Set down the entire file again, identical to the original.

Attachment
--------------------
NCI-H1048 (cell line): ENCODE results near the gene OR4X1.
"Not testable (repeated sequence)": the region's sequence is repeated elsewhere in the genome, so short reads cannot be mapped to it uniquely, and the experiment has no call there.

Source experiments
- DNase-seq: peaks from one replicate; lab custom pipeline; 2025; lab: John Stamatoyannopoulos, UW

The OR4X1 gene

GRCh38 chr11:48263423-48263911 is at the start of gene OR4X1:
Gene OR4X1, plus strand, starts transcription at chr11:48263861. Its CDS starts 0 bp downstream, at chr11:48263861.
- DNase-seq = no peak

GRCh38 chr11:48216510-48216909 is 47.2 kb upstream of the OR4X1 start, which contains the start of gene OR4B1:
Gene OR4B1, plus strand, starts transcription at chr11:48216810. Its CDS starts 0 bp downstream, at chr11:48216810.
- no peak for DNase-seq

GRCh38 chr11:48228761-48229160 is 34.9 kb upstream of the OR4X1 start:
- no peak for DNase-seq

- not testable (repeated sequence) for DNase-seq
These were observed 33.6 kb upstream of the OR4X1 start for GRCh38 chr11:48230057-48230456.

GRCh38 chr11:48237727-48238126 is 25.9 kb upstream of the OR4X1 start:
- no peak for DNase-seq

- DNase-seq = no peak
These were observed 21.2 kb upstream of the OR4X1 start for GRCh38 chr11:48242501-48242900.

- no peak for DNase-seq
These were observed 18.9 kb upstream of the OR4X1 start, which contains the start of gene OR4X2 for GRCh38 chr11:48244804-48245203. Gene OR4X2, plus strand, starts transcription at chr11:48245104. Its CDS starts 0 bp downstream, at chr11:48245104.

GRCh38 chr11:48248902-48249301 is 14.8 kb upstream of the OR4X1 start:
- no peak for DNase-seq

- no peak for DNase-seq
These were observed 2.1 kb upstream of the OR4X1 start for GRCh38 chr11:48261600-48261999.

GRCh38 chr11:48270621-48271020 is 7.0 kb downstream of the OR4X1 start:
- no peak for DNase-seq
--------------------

NCI-H1048 (cell line): ENCODE results near the gene OR4X1.
"Not testable (repeated sequence)": the region's sequence is repeated elsewhere in the genome, so short reads cannot be mapped to it uniquely, and the experiment has no call there.

Source experiments
- DNase-seq: peaks from one replicate; lab custom pipeline; 2025; lab: John Stamatoyannopoulos, UW

The OR4X1 gene

GRCh38 chr11:48263423-48263911 is at the start of gene OR4X1:
Gene OR4X1, plus strand, starts transcription at chr11:48263861. Its CDS starts 0 bp downstream, at chr11:48263861.
- DNase-seq = no peak

GRCh38 chr11:48216510-48216909 is 47.2 kb upstream of the OR4X1 start, which contains the start of gene OR4B1:
Gene OR4B1, plus strand, starts transcription at chr11:48216810. Its CDS starts 0 bp downstream, at chr11:48216810.
- no peak for DNase-seq

GRCh38 chr11:48228761-48229160 is 34.9 kb upstream of the OR4X1 start:
- no peak for DNase-seq

- not testable (repeated sequence) for DNase-seq
These were observed 33.6 kb upstream of the OR4X1 start for GRCh38 chr11:48230057-48230456.

GRCh38 chr11:48237727-48238126 is 25.9 kb upstream of the OR4X1 start:
- no peak for DNase-seq

- DNase-seq = no peak
These were observed 21.2 kb upstream of the OR4X1 start for GRCh38 chr11:48242501-48242900.

- no peak for DNase-seq
These were observed 18.9 kb upstream of the OR4X1 start, which contains the start of gene OR4X2 for GRCh38 chr11:48244804-48245203. Gene OR4X2, plus strand, starts transcription at chr11:48245104. Its CDS starts 0 bp downstream, at chr11:48245104.

GRCh38 chr11:48248902-48249301 is 14.8 kb upstream of the OR4X1 start:
- no peak for DNase-seq

- no peak for DNase-seq
These were observed 2.1 kb upstream of the OR4X1 start for GRCh38 chr11:48261600-48261999.

GRCh38 chr11:48270621-48271020 is 7.0 kb downstream of the OR4X1 start:
- no peak for DNase-seq